You are a very hand guy Jim with a talent for fixing things and making specialised tools for the job. I guess I’m lucky as I’ve had my Record lathe for 18 years and I’ve never had to do any maintenance on it except to do simple adjustments periodically on the headstock bearing which is normal. It has a bronze bushing type of bearing instead of the more common ball bearings found on most lathes. I haven’t even had to change any pulley belts so far.

-- Mike, an American living in Norway.

View Roger's profile

Roger

14177 posts in 1409 days


#5 posted 20 days ago

Indeed, handy dandy Jim.

-- Roger from KY. Work/Play/Travel Safe. Kentuk55@bellsouth.net

View Jim Jakosh's profile

Jim Jakosh

11099 posts in 1710 days


#6 posted 20 days ago

Hi Mike and Randy!! I think some of the old lathes are the best. They used to be made with better material and machined better. You should see the rough finish on the inside of this sheave. I think the high shots on the grooves is what galls the shaft. I sanded it with 240 paper and it looks more like a ground finish .

I have another lathe just like this one and that one had the armature .005 out of center and there was only .004 “clearance on a side for the armature in the field windings. It was all blue inside where it had heated up and finally quit. I think that friction is what killed the starting capacitors so ofter in that machine. I turned the armature down .012” to clean it up and now I have 2 of these lathes working. If I did not have the metal lathe to work on, I’d be out of luck most of the time!!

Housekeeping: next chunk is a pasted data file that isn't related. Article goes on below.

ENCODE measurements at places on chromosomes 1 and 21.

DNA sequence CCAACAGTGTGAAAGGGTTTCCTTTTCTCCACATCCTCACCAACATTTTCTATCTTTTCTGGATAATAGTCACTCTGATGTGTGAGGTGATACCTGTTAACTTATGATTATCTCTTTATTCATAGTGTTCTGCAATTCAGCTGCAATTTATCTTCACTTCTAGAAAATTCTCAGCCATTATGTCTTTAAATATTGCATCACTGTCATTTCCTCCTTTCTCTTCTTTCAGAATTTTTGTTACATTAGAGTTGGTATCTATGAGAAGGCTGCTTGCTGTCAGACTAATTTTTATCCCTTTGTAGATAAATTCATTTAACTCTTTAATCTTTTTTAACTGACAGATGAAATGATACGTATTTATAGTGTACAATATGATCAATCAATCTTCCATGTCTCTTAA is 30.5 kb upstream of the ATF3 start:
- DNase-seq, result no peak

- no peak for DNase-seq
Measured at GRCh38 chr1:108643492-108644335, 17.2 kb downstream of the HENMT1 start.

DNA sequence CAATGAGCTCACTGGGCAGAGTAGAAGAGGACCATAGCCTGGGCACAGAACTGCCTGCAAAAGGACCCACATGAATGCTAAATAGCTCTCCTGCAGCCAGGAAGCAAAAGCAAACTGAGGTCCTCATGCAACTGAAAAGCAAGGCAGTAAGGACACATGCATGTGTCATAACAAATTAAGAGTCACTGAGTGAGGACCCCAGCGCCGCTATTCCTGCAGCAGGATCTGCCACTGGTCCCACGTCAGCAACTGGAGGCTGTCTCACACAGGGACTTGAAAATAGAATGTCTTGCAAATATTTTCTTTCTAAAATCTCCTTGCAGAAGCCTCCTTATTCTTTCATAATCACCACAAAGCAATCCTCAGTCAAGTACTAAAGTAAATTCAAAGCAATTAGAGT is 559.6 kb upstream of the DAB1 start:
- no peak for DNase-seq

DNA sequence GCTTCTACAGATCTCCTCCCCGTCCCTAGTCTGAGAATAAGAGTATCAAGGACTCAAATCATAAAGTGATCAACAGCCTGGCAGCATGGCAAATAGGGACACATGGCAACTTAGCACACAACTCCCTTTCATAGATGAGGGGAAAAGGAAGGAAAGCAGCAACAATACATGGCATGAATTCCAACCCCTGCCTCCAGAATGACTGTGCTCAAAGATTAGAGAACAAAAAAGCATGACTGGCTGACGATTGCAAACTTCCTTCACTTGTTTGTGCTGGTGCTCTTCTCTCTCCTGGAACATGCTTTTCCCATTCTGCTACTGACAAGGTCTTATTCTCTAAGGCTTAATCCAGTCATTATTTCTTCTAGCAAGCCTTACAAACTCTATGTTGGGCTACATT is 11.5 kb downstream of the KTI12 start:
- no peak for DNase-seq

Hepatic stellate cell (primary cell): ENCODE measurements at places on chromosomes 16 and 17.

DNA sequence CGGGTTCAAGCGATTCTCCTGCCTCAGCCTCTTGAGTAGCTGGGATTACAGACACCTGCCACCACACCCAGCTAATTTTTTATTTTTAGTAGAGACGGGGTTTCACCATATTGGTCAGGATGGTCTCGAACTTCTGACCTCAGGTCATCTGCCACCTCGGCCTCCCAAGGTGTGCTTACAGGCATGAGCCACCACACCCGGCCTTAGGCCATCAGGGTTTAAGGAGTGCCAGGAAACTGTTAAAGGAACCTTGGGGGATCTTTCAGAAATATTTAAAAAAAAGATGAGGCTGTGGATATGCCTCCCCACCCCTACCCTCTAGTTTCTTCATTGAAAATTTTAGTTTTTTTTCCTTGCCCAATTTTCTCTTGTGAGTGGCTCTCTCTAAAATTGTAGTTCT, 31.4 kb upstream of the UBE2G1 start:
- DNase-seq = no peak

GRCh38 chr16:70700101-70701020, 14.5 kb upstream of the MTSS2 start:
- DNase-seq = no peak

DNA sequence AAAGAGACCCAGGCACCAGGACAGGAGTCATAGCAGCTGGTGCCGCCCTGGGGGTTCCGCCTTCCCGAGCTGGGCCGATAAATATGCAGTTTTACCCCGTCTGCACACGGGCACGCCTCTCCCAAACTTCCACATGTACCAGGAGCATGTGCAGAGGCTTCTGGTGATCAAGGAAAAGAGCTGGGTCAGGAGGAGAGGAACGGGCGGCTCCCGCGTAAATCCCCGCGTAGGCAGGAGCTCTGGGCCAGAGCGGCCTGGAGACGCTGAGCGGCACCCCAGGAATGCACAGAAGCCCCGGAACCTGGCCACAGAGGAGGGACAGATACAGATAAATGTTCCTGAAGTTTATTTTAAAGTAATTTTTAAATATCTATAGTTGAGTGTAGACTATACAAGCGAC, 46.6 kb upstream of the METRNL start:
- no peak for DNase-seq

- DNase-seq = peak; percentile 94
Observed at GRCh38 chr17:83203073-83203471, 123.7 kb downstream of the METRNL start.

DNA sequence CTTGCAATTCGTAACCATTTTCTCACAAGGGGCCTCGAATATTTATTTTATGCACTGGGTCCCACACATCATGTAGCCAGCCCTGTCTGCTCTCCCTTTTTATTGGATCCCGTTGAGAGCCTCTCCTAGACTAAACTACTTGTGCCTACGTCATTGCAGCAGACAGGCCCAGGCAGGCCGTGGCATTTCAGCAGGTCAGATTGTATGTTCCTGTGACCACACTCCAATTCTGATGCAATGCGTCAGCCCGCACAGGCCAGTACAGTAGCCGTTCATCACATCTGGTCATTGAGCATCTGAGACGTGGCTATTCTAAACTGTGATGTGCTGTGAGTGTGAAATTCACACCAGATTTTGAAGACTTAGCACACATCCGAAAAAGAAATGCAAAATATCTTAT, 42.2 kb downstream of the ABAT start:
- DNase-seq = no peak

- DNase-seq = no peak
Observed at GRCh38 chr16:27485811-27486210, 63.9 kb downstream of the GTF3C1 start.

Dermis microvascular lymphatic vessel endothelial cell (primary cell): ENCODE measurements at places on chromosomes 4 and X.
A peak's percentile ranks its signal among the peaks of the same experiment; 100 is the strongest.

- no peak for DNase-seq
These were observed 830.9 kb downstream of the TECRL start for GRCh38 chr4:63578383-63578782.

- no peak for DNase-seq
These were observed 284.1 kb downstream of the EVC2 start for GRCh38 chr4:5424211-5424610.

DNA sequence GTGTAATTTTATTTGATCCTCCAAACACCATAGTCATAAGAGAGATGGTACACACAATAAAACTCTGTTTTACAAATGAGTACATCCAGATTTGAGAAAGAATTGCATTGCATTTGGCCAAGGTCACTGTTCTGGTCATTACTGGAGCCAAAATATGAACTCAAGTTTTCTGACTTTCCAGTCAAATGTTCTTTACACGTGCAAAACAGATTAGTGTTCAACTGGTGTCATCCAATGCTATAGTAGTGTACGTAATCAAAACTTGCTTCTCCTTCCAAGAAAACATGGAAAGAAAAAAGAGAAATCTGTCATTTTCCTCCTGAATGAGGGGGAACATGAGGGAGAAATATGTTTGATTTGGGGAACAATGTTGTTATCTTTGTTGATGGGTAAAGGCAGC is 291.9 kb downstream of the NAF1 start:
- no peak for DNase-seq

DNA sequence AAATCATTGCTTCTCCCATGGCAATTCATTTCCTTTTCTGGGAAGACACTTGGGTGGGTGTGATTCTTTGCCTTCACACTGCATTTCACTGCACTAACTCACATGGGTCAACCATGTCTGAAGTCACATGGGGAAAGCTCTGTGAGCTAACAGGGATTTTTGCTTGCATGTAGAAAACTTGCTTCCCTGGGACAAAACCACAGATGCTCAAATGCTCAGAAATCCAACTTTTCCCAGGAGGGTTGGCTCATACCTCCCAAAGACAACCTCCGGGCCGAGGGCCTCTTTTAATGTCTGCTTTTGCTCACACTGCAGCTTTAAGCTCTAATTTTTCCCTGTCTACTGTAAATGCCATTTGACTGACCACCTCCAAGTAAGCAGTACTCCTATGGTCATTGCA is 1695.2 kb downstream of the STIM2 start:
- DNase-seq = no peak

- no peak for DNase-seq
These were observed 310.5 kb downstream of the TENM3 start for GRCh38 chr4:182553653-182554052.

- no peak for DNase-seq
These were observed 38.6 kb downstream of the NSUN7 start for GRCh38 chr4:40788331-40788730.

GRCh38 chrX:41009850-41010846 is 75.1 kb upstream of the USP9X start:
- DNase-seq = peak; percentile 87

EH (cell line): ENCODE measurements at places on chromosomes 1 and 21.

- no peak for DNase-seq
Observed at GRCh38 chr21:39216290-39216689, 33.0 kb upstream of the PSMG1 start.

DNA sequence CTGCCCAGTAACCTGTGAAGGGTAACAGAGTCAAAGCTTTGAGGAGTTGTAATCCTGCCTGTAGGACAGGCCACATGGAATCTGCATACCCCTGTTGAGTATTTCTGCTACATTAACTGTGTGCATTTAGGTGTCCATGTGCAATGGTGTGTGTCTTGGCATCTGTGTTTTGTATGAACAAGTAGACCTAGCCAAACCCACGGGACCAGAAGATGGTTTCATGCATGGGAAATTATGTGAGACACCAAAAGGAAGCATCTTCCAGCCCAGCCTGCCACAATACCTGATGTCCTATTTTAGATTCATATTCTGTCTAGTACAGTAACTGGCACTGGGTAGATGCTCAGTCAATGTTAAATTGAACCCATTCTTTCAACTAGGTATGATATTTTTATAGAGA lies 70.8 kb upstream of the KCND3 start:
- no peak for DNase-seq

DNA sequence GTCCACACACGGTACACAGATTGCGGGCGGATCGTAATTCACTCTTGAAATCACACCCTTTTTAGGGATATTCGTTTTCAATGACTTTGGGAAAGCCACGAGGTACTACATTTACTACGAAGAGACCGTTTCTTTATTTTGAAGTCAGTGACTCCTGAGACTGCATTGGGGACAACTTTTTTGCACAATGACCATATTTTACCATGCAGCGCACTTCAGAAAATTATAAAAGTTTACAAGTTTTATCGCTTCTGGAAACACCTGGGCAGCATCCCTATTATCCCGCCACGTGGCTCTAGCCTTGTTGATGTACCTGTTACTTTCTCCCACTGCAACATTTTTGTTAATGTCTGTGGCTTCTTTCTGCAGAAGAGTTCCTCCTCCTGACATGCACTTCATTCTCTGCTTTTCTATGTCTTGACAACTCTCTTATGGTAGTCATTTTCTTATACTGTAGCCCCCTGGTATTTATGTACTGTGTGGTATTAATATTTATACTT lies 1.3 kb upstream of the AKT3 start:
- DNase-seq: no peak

I think the root of the problem is Chinese manufacturing with a lack of quality in design and manufacturing!! But, the American made lathes are too expensive for me so I fix these to keep going.

cheers, Jim

-- Jim Jakosh.....Practical Wood Products...........Learn something new every day!! Variety is the Spice of Life!!

View English's profile

English

156 posts in 82 days


#7 posted 19 days ago

The first Time I took a Reeves drive pulley apart it was a 20” industrial model and I was 19. I took out the pin and walked away for some reason. It let go and the spring stuck 1” into a 6” solid oak cotton mill floor. I have a real respect for springs now. That a sharp looking jig you made. Keep on being safe